Real Madrid have reluctantly agreed to play their La Liga match at Rayo Vallecano at 7.45pm on Monday, a day after the game was abandoned because of alleged lighting sabotage at Rayo's Estadio de Vallecas stadium.
The game was due to kick off at 930pm on Sunday but the stadium was in semi-darkness and fans were still waiting outside the locked arena as workmen toiled to fix the lights.
Rayo president Raúl Martín Presa said unidentified persons had cut the cables on some of the lights and when it became clear they could not be repaired in time the game was abandoned.
Real initially said they did not want to risk another lighting failure and wanted to play the match on Monday at 5pm while Rayo insisted it should kick off later to allow more local fans to attend.
"After the deplorable events that took place yesterday [...] Real Madrid C.F. asked the Professional Football League (LFP) to schedule the game today, Monday, during the day in order to avoid any potential problems that might again put it at risk," Real said in a statement on its website (www.realmadrid.com).
"The president of the LFP has decided, however, that the match will be played at 19:45 and has accepted personal responsibility for it to take place without incident," the statement added.
Four or five guys working and 100 more standing watching. Where have we seen this before? In Spain of course"
Real Madrid has another fixture lined up for Wednesday night, with Colombia’s Millonarios visiting the Spanish capital to play for the Bernabéu Cup.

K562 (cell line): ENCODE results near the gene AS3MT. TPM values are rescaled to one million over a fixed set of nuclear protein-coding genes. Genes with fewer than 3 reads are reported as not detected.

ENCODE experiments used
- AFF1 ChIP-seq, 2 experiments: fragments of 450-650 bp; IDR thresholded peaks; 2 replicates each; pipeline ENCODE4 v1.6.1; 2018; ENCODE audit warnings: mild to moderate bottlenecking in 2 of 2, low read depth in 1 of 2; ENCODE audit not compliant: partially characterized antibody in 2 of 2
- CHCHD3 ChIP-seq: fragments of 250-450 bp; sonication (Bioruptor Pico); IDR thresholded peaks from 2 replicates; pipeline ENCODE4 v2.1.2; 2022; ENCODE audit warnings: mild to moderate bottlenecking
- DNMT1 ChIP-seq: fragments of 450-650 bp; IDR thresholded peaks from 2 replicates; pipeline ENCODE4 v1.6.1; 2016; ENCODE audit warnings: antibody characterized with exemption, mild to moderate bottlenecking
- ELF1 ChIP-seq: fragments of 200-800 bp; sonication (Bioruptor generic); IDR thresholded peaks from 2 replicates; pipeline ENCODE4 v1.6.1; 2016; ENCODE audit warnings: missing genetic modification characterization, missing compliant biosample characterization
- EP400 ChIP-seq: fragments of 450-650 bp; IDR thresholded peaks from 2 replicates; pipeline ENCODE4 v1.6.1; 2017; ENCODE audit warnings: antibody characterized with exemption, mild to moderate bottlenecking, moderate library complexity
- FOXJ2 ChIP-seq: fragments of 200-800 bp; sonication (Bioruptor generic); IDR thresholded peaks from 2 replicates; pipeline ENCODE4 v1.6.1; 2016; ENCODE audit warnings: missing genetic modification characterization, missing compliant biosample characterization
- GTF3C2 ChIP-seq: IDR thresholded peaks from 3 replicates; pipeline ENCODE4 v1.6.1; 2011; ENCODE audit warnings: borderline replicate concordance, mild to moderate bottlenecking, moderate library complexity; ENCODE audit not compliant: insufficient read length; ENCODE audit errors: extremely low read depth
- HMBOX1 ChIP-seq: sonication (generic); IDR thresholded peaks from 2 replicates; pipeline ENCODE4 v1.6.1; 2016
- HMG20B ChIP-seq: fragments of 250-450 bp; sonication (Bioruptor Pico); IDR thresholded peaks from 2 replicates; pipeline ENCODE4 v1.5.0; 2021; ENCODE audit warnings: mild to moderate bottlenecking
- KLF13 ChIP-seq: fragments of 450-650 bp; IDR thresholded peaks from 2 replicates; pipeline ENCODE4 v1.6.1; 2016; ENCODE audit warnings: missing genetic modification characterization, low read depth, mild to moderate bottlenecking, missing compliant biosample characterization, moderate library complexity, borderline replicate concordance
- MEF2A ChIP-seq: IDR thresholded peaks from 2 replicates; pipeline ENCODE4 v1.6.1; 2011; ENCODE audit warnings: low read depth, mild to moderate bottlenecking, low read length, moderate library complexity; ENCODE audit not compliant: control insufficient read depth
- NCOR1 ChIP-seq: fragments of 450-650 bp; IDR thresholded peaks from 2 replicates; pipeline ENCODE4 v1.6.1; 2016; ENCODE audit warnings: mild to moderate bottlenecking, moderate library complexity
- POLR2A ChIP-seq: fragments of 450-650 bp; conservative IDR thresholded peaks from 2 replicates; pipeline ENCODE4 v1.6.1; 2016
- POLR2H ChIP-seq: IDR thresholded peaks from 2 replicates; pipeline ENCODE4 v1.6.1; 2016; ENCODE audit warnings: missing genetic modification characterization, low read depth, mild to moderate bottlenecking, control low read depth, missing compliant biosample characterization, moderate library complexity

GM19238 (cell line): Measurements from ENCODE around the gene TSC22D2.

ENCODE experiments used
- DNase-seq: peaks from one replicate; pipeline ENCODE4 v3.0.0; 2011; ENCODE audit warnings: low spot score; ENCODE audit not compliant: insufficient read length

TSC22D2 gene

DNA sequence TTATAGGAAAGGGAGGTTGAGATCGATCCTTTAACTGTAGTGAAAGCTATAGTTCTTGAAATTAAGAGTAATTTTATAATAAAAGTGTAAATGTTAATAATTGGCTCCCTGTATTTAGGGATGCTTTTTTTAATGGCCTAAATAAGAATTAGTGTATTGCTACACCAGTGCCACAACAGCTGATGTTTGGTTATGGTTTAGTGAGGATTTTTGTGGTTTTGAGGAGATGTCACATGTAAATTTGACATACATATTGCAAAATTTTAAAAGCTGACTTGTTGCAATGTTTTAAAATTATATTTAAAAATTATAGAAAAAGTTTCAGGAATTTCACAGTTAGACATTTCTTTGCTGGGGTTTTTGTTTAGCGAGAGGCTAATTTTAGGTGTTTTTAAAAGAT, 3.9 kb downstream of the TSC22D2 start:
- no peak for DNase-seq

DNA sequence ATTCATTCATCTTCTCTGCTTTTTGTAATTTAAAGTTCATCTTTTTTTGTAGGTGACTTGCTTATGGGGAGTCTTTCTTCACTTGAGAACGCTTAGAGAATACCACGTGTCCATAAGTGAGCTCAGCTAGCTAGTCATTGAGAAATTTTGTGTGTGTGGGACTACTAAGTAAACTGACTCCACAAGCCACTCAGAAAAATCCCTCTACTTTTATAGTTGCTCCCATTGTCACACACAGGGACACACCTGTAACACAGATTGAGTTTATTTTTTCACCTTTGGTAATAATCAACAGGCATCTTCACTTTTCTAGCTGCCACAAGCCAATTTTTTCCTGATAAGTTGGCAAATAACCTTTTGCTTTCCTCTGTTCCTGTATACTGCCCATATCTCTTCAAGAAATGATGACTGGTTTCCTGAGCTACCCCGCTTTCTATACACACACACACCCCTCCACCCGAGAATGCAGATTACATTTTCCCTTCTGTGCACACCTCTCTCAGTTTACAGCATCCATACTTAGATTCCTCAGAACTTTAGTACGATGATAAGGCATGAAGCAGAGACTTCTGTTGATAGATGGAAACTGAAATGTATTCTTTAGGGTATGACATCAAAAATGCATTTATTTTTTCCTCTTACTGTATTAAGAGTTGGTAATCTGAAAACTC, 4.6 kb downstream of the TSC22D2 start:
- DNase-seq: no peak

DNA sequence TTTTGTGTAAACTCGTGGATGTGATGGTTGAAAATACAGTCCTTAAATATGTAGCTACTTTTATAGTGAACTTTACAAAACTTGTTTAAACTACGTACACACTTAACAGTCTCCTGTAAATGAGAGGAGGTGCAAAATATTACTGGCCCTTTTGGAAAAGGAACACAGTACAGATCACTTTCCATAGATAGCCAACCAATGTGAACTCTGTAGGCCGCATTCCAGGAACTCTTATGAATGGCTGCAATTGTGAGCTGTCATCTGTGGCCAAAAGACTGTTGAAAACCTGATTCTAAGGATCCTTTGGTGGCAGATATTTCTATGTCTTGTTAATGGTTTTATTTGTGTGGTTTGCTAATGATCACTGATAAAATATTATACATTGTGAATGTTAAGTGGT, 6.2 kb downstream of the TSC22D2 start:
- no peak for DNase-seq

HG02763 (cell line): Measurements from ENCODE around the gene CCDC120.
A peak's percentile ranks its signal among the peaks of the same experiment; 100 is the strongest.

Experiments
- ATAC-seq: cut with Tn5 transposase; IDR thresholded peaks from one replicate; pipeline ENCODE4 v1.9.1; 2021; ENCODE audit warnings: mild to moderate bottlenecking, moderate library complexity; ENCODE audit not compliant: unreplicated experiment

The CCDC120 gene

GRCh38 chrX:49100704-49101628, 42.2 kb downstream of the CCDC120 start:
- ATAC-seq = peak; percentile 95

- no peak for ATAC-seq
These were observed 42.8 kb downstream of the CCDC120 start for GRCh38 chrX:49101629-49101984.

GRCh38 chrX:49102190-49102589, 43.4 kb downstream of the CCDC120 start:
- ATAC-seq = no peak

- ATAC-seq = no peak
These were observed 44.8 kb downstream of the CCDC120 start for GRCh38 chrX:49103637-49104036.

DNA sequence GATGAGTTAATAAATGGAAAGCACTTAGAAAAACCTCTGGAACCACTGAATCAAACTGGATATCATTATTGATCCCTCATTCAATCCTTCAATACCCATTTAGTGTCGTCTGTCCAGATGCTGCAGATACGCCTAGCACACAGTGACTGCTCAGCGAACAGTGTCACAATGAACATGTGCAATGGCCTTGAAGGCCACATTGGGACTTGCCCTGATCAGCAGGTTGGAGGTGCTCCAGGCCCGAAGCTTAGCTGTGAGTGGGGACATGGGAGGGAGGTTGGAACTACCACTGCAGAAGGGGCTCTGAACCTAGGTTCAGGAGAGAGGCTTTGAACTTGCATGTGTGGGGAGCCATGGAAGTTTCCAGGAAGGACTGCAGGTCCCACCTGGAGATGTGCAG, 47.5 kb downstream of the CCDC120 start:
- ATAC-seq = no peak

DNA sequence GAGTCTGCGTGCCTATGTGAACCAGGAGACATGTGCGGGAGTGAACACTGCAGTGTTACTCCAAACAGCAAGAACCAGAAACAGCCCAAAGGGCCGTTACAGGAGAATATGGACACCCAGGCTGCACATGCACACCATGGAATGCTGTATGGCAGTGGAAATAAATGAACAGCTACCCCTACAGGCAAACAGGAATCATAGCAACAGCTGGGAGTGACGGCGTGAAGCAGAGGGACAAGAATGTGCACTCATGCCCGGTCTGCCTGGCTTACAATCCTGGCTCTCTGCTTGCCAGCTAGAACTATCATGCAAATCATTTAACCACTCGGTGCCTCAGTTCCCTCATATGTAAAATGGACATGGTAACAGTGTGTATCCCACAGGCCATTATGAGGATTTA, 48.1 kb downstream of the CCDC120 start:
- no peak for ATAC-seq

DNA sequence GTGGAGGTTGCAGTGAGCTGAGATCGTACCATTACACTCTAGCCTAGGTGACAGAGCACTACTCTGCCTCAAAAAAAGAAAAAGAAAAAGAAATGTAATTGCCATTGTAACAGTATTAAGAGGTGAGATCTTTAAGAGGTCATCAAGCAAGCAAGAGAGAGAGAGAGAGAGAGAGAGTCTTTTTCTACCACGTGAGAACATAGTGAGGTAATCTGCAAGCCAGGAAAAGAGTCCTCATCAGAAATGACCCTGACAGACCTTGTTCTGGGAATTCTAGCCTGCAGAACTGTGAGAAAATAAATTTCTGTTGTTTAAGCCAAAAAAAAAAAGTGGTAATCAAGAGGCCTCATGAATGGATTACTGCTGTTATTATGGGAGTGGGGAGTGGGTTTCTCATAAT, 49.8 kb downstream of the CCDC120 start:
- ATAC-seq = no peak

With just four points from four Liga matches -- while arch-rival Barcelona has a perfect 15 from five -- José Mourinho’s team is under pressure to win all three points in Vallecas.
Rayo said tickets for Sunday's match would be valid on Monday and fans who could not attend could return them.
The Spanish media reacted with outrage and disbelief on Monday over the problems at Estadio de Vallecas stadium. Several commentators said the farcical scenes of a handful of workmen trying to fix severed cables on the roof of Rayo's ground as groups of officials waited below in the semi-darkness on Sunday made the Spanish league look like a "banana republic.”
With La Liga's image already damaged by the financial woes of many of its clubs, half-empty stadiums and discontent over ticket prices and kickoff times, the incident could hardly have come at a worse time. "Four or five guys working and 100 more standing watching. Where have we seen this before? In Spain of course," columnist Roberto Palomar wrote in the sports daily Marca. "The image of the workman who, without taking the cigarette from his lips, was trying to fix the cables together with a bit of sticky tape is the metaphor for the banana republic of the league.
"Crazy kickoff times, atrocious debts, falling attendance in the stadiums, sabotage at a game that was declared high risk, clubs that do not meet the most basic requirements to take part in a professional competition," added Palomar.
Alfredo Relaño, a columnist for the As sports daily, said the incident was yet another blow to the image of Spain, noting the match would have been televised in 150 countries.
"We are facing a new kind of crime: football terrorism," Relano added. "The police must find the culprits and bring them to justice."
Cristina Cifuentes, the central government's representative in Madrid, told Spanish radio on Monday initial investigations appeared to confirm the lights had been sabotaged. "Officers are attempting to recover fingerprints," she said, adding they were also examining closed-circuit television footage to try to identify those responsible.